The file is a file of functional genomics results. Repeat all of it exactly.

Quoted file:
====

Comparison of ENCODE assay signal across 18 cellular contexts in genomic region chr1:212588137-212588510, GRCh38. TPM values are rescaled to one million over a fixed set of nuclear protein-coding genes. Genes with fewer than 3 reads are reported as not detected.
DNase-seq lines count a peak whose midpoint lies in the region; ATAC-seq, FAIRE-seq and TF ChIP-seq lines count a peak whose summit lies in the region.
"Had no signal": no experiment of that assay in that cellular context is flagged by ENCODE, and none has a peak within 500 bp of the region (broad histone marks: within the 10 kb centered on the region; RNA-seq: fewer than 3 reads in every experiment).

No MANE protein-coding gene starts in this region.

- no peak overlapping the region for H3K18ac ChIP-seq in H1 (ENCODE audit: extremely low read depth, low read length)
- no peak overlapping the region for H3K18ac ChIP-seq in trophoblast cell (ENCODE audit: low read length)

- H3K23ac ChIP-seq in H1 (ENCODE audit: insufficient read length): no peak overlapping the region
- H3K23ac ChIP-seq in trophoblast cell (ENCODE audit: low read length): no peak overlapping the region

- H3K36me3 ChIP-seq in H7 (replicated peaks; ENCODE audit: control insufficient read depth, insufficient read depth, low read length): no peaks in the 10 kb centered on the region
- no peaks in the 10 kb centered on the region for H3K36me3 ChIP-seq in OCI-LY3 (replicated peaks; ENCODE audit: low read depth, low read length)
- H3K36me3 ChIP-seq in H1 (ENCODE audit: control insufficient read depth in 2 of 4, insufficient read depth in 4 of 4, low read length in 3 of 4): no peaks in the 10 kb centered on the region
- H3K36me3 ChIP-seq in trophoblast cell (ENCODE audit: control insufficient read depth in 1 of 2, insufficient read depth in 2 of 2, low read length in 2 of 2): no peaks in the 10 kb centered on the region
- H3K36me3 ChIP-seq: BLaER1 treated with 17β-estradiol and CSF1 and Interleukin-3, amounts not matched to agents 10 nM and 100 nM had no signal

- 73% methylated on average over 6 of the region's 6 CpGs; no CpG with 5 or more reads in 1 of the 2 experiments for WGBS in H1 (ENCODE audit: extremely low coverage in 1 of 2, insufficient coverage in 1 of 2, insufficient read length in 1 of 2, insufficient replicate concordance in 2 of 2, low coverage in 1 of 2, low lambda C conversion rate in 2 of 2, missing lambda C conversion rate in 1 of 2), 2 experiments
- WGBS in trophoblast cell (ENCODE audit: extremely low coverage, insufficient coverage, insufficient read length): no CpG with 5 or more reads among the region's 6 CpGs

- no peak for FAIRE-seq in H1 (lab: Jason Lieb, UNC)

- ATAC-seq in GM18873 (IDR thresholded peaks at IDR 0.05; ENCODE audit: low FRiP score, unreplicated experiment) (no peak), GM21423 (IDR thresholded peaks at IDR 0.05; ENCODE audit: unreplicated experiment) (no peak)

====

Comparison of ENCODE assay signal across 18 cellular contexts in genomic region chr1:212588137-212588510, GRCh38. TPM values are rescaled to one million over a fixed set of nuclear protein-coding genes. Genes with fewer than 3 reads are reported as not detected.
DNase-seq lines count a peak whose midpoint lies in the region; ATAC-seq, FAIRE-seq and TF ChIP-seq lines count a peak whose summit lies in the region.
"Had no signal": no experiment of that assay in that cellular context is flagged by ENCODE, and none has a peak within 500 bp of the region (broad histone marks: within the 10 kb centered on the region; RNA-seq: fewer than 3 reads in every experiment).

No MANE protein-coding gene starts in this region.

- no peak overlapping the region for H3K18ac ChIP-seq in H1 (ENCODE audit: extremely low read depth, low read length)
- no peak overlapping the region for H3K18ac ChIP-seq in trophoblast cell (ENCODE audit: low read length)

- H3K23ac ChIP-seq in H1 (ENCODE audit: insufficient read length): no peak overlapping the region
- H3K23ac ChIP-seq in trophoblast cell (ENCODE audit: low read length): no peak overlapping the region

- H3K36me3 ChIP-seq in H7 (replicated peaks; ENCODE audit: control insufficient read depth, insufficient read depth, low read length): no peaks in the 10 kb centered on the region
- no peaks in the 10 kb centered on the region for H3K36me3 ChIP-seq in OCI-LY3 (replicated peaks; ENCODE audit: low read depth, low read length)
- H3K36me3 ChIP-seq in H1 (ENCODE audit: control insufficient read depth in 2 of 4, insufficient read depth in 4 of 4, low read length in 3 of 4): no peaks in the 10 kb centered on the region
- H3K36me3 ChIP-seq in trophoblast cell (ENCODE audit: control insufficient read depth in 1 of 2, insufficient read depth in 2 of 2, low read length in 2 of 2): no peaks in the 10 kb centered on the region
- H3K36me3 ChIP-seq: BLaER1 treated with 17β-estradiol and CSF1 and Interleukin-3, amounts not matched to agents 10 nM and 100 nM had no signal

- 73% methylated on average over 6 of the region's 6 CpGs; no CpG with 5 or more reads in 1 of the 2 experiments for WGBS in H1 (ENCODE audit: extremely low coverage in 1 of 2, insufficient coverage in 1 of 2, insufficient read length in 1 of 2, insufficient replicate concordance in 2 of 2, low coverage in 1 of 2, low lambda C conversion rate in 2 of 2, missing lambda C conversion rate in 1 of 2), 2 experiments
- WGBS in trophoblast cell (ENCODE audit: extremely low coverage, insufficient coverage, insufficient read length): no CpG with 5 or more reads among the region's 6 CpGs

- no peak for FAIRE-seq in H1 (lab: Jason Lieb, UNC)

- ATAC-seq in GM18873 (IDR thresholded peaks at IDR 0.05; ENCODE audit: low FRiP score, unreplicated experiment) (no peak), GM21423 (IDR thresholded peaks at IDR 0.05; ENCODE audit: unreplicated experiment) (no peak)